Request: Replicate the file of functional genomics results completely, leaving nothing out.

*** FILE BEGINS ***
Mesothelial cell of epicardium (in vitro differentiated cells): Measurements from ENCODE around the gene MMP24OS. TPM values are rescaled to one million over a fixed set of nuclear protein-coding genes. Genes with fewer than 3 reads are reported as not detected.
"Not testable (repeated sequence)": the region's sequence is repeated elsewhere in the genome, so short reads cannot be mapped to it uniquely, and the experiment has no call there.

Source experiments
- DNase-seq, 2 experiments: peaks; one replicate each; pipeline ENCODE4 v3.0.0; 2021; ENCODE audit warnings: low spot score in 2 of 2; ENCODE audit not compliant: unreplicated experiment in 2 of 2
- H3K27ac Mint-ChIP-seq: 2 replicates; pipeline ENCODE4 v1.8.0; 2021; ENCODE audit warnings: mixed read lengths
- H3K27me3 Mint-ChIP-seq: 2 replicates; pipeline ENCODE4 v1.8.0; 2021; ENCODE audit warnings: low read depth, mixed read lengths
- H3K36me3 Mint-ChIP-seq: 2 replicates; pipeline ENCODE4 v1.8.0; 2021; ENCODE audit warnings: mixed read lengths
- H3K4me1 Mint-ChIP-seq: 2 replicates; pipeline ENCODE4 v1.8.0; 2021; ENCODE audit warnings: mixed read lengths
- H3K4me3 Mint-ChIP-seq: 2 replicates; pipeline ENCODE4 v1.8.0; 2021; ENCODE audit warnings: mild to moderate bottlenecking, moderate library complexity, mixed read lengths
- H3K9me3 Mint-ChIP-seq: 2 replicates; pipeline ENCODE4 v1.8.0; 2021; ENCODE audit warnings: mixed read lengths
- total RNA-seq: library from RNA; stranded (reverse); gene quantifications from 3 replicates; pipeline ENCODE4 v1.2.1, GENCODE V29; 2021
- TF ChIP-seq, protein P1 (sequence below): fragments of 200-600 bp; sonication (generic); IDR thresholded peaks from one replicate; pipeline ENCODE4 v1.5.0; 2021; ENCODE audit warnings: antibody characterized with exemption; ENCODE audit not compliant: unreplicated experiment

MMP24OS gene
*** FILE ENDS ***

Mesothelial cell of epicardium (in vitro differentiated cells): Measurements from ENCODE around the gene MMP24OS. TPM values are rescaled to one million over a fixed set of nuclear protein-coding genes. Genes with fewer than 3 reads are reported as not detected.
"Not testable (repeated sequence)": the region's sequence is repeated elsewhere in the genome, so short reads cannot be mapped to it uniquely, and the experiment has no call there.

Source experiments
- DNase-seq, 2 experiments: peaks; one replicate each; pipeline ENCODE4 v3.0.0; 2021; ENCODE audit warnings: low spot score in 2 of 2; ENCODE audit not compliant: unreplicated experiment in 2 of 2
- H3K27ac Mint-ChIP-seq: 2 replicates; pipeline ENCODE4 v1.8.0; 2021; ENCODE audit warnings: mixed read lengths
- H3K27me3 Mint-ChIP-seq: 2 replicates; pipeline ENCODE4 v1.8.0; 2021; ENCODE audit warnings: low read depth, mixed read lengths
- H3K36me3 Mint-ChIP-seq: 2 replicates; pipeline ENCODE4 v1.8.0; 2021; ENCODE audit warnings: mixed read lengths
- H3K4me1 Mint-ChIP-seq: 2 replicates; pipeline ENCODE4 v1.8.0; 2021; ENCODE audit warnings: mixed read lengths
- H3K4me3 Mint-ChIP-seq: 2 replicates; pipeline ENCODE4 v1.8.0; 2021; ENCODE audit warnings: mild to moderate bottlenecking, moderate library complexity, mixed read lengths
- H3K9me3 Mint-ChIP-seq: 2 replicates; pipeline ENCODE4 v1.8.0; 2021; ENCODE audit warnings: mixed read lengths
- total RNA-seq: library from RNA; stranded (reverse); gene quantifications from 3 replicates; pipeline ENCODE4 v1.2.1, GENCODE V29; 2021
- TF ChIP-seq, protein P1 (sequence below): fragments of 200-600 bp; sonication (generic); IDR thresholded peaks from one replicate; pipeline ENCODE4 v1.5.0; 2021; ENCODE audit warnings: antibody characterized with exemption; ENCODE audit not compliant: unreplicated experiment

MMP24OS gene